Cognitive Assessment & Remediation in Alcoholism I - Sovereign Health Group
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07-15-10 Category: Alcohol Addiction

Cognitive Assessment and Remediation in Treatment of Alcoholism

Part I – Reversing impaired cognitive functioning caused by excessive drinking

Brain damage and cognitive impairment is a common and serious consequence of excessive drinking –  but it can be reversed! Some impairment might improve on its own over time, with cessation of drinking, whilst some can be improved with remedial exercises and pharmacological treatment.

Spontaneous recovery – i.e. recovery without any active intervention – has been seen over a period of time, with cessation of drinking, in some Individuals. Whilst one reason could be the sheer absence of alcohol (intoxication), other factors, such as improved eating and nutrition, together with social interaction, which are part and parcel of any treatment program, could play some role in recovery. Additionally, the brain itself has the ability to recover over time, in the absence of alcohol, by ‘rewiring’ itself. In doing so, it can revive some of the cognitive abilities impaired because of drinking.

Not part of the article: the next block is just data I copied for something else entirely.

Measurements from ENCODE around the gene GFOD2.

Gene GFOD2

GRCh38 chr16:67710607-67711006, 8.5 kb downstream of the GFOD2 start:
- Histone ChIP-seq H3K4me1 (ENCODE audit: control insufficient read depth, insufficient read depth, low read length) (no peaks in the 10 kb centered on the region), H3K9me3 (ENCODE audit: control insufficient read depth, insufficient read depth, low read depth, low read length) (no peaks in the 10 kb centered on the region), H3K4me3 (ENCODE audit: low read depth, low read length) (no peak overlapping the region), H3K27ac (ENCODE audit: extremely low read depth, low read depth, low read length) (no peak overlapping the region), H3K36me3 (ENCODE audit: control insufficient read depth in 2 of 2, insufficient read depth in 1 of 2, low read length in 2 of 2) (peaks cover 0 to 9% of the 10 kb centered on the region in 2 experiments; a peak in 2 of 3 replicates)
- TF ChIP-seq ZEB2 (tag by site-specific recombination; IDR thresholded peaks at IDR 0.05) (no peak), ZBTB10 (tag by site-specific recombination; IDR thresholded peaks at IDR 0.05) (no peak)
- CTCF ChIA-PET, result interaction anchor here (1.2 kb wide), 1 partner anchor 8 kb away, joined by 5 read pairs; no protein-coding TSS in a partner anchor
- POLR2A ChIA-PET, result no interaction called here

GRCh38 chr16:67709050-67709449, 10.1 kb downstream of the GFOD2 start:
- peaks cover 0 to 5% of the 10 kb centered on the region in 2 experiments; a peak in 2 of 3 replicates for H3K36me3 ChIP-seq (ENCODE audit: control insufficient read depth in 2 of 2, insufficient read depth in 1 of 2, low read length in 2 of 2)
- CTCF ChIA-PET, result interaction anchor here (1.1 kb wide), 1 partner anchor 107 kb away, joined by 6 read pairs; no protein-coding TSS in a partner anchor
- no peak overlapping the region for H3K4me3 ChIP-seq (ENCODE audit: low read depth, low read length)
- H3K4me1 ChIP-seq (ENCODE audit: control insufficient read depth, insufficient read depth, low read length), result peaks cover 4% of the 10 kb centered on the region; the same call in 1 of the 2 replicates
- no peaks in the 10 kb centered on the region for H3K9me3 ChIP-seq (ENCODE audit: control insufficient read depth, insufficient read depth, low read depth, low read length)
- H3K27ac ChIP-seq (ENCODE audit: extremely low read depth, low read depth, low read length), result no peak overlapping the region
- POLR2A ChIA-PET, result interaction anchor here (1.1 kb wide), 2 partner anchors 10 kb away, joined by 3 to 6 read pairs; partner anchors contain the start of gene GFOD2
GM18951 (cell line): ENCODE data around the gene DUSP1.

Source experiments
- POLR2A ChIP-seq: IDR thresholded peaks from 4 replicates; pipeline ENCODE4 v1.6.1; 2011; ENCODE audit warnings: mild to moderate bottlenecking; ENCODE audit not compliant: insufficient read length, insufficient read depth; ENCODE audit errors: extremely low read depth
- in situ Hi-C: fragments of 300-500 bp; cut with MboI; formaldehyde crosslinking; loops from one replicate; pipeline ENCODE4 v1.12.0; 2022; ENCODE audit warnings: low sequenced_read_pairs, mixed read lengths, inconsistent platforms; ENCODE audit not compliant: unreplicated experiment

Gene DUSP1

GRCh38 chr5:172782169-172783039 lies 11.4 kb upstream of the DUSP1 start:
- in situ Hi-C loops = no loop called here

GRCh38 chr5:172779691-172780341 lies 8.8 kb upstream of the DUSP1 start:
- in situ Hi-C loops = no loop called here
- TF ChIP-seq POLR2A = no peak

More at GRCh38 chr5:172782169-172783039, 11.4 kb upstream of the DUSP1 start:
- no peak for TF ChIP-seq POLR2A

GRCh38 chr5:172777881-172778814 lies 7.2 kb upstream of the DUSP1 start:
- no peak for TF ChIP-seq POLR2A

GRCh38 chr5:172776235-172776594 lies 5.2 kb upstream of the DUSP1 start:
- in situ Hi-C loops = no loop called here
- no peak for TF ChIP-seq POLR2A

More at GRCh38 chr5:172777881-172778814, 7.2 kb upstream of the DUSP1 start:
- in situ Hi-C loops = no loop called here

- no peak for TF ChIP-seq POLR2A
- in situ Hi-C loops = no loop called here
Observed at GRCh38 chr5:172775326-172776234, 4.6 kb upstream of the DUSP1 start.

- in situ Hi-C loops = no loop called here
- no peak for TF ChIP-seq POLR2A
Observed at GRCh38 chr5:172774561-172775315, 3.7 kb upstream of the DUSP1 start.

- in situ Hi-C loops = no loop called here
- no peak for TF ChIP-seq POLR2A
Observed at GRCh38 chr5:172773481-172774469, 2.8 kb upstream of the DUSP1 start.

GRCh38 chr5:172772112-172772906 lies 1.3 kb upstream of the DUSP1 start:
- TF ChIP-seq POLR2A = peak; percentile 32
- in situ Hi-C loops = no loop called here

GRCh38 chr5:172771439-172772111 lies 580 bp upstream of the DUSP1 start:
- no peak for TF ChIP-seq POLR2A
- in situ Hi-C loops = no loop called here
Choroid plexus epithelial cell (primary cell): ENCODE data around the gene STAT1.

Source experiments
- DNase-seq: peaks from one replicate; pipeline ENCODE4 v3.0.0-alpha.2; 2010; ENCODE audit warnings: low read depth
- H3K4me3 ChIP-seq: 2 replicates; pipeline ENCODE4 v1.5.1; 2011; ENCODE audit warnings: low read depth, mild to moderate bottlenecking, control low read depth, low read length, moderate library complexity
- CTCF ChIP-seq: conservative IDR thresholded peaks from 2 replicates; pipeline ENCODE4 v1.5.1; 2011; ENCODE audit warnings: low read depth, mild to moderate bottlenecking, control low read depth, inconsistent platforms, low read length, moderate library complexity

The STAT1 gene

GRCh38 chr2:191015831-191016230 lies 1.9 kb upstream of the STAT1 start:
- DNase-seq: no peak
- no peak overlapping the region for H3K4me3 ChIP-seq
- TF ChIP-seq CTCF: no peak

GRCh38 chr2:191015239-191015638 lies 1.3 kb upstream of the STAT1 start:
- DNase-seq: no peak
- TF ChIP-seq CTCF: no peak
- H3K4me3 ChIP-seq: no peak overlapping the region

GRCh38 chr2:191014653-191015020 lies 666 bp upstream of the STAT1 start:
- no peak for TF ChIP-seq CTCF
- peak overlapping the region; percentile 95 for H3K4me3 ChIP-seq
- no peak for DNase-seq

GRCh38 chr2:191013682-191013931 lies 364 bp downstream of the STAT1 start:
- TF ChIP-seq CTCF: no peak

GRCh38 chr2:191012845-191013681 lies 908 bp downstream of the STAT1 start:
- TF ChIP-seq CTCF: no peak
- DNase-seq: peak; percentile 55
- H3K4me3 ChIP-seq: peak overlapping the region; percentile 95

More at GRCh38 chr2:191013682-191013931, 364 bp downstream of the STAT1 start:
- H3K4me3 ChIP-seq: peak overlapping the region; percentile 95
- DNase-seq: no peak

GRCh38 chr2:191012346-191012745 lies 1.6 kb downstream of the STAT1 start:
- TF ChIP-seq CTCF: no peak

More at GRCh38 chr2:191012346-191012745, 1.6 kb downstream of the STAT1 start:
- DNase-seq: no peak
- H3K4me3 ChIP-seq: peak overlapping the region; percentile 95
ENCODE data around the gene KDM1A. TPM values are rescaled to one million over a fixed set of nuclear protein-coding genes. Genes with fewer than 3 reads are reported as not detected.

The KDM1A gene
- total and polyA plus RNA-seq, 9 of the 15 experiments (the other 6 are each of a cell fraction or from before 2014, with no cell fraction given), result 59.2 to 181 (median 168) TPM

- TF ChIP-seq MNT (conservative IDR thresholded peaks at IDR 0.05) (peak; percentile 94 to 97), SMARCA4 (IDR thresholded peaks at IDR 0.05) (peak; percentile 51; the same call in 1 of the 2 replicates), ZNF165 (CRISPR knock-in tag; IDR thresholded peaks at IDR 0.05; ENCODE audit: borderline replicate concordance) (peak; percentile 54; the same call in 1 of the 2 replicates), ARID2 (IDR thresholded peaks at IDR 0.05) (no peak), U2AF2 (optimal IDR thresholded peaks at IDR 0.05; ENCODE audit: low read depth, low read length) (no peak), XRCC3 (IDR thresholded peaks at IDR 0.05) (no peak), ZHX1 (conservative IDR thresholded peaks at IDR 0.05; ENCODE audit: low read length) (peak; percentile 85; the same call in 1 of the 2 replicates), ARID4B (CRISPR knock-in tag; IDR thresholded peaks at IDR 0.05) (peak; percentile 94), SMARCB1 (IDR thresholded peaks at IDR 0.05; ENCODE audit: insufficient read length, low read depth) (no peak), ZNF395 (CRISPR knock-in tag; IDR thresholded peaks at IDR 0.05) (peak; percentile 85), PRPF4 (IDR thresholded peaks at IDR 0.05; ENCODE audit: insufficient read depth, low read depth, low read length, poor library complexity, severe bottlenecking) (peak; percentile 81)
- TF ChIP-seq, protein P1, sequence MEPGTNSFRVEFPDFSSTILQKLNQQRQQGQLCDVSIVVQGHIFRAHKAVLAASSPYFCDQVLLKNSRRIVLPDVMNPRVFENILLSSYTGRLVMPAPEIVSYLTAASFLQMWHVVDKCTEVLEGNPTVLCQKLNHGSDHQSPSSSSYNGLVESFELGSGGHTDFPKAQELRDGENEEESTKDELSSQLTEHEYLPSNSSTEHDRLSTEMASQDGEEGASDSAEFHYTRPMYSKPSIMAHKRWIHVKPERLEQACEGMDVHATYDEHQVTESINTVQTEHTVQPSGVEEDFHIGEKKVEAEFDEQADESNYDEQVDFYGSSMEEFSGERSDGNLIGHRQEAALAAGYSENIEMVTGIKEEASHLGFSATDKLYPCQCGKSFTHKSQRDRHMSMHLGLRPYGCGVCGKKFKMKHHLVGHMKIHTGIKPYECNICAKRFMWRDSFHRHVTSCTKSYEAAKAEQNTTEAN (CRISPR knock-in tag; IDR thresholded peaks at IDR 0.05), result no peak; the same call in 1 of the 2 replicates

Where spontaneous recovery does not take place, or to aid spontaneous recovery and further improve cognitive functioning, remedial exercises (Brain Training) can be used. It involves activities that require the use of those brain areas damaged by alcohol and those functions impaired by alcohol. Remedial exercises for the brain have been shown to facilitate recovery from impairment.Activities requiring the use of executive/ higher cognitive functions, known to be affected by excessive drinking, can reduce shrinkage in the Cortex – center for the higher level functions – and improve these functions over time.

Apart from remediation exercises, pharmaceutical treatment may also be useful, especially for patients with chronic organic brain disorders. Because of the nature of damage, these individuals may show only modest, or even no improvement at all in cognitive functioning with the passage of time. Pharmacological treatment has been shown to restore some cognitive functioning.

Exercising those areas of the brain damaged by excessive drinking, along with the use of pharmacological treatment like thiamine supplements, can facilitate re-growth of the brain, as well as improving impaired cognitive functions. Thiamine has been shown to improve memory functions in particular.

However, before cognitive impairment can be addressed and remedied, the level of impairment needs to be assessed and baseline established so that progress can be monitored and measured. Initial and periodic cognitive assessment is thus an equally important part of the remediation process.

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